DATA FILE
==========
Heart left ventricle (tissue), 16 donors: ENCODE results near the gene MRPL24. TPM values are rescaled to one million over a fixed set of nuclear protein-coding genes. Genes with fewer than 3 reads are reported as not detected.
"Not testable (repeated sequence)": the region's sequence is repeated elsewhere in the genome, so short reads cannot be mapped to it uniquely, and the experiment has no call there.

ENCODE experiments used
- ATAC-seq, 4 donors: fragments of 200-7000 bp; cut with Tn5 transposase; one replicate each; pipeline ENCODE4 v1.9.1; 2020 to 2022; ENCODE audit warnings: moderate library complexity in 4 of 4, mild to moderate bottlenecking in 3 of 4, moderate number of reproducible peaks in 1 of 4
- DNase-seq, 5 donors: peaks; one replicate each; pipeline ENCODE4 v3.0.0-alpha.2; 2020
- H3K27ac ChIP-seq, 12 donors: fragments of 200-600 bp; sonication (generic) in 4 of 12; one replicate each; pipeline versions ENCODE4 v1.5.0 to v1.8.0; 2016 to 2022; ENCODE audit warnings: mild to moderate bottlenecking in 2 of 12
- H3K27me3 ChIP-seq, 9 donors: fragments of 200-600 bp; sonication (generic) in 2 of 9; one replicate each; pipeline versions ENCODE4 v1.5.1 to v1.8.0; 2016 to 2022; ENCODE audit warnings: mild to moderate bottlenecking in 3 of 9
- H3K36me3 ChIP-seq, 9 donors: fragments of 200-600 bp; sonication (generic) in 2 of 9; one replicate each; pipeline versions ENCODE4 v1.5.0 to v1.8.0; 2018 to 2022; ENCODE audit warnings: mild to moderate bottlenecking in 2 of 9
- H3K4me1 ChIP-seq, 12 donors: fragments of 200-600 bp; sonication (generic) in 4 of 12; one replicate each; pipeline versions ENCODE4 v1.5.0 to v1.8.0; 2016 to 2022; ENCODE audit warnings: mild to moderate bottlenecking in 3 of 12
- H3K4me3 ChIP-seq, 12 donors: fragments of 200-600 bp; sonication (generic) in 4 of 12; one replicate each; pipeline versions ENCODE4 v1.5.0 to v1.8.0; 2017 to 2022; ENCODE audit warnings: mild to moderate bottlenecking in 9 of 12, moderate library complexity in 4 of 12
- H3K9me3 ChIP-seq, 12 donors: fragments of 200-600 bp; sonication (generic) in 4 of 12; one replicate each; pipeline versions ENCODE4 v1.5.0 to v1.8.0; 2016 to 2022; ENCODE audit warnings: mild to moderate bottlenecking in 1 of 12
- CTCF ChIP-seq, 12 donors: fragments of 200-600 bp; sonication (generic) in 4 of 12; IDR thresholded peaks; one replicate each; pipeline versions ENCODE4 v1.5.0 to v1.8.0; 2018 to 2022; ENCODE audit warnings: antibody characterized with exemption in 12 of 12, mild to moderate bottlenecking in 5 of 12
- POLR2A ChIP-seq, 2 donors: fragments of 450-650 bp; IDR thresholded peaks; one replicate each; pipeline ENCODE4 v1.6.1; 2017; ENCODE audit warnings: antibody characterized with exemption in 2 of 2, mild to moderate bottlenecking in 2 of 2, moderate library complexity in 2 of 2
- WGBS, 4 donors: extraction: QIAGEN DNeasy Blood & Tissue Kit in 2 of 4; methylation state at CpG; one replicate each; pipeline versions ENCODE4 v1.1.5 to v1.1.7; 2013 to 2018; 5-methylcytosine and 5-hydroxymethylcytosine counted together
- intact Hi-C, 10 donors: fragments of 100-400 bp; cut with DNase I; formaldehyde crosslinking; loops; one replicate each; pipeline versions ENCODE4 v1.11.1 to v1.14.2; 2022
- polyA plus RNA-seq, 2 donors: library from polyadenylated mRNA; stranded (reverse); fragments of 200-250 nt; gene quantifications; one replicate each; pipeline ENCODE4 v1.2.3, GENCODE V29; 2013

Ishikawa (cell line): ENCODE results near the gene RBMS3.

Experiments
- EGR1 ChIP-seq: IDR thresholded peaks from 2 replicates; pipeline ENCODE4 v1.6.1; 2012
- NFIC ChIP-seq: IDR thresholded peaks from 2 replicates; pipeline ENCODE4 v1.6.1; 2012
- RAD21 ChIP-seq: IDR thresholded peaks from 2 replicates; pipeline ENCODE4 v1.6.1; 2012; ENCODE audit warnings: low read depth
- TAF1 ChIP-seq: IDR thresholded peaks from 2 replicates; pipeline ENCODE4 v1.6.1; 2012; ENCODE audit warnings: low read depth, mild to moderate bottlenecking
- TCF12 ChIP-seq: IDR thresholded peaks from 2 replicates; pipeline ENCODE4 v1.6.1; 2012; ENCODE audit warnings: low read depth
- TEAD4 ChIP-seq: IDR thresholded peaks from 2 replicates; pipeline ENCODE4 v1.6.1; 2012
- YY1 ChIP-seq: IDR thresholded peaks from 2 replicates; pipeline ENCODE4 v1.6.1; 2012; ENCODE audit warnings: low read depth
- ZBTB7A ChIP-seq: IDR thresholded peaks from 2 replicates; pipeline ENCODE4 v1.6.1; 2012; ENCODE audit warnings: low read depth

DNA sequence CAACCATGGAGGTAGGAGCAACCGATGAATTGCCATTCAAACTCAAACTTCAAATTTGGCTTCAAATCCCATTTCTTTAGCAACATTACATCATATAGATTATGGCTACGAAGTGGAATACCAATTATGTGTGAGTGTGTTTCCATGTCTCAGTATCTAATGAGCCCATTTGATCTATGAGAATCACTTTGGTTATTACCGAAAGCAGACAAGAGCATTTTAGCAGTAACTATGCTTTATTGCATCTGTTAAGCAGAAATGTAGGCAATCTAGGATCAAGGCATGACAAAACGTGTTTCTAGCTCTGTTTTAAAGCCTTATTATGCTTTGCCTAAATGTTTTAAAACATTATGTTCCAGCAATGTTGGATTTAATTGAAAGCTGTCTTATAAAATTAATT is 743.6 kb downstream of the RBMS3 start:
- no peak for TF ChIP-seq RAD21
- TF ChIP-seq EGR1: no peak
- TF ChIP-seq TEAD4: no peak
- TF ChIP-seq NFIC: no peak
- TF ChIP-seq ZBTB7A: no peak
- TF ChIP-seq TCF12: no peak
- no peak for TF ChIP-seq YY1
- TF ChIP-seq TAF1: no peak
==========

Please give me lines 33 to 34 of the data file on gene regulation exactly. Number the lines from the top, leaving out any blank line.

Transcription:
- TF ChIP-seq TCF12: no peak
- no peak for TF ChIP-seq YY1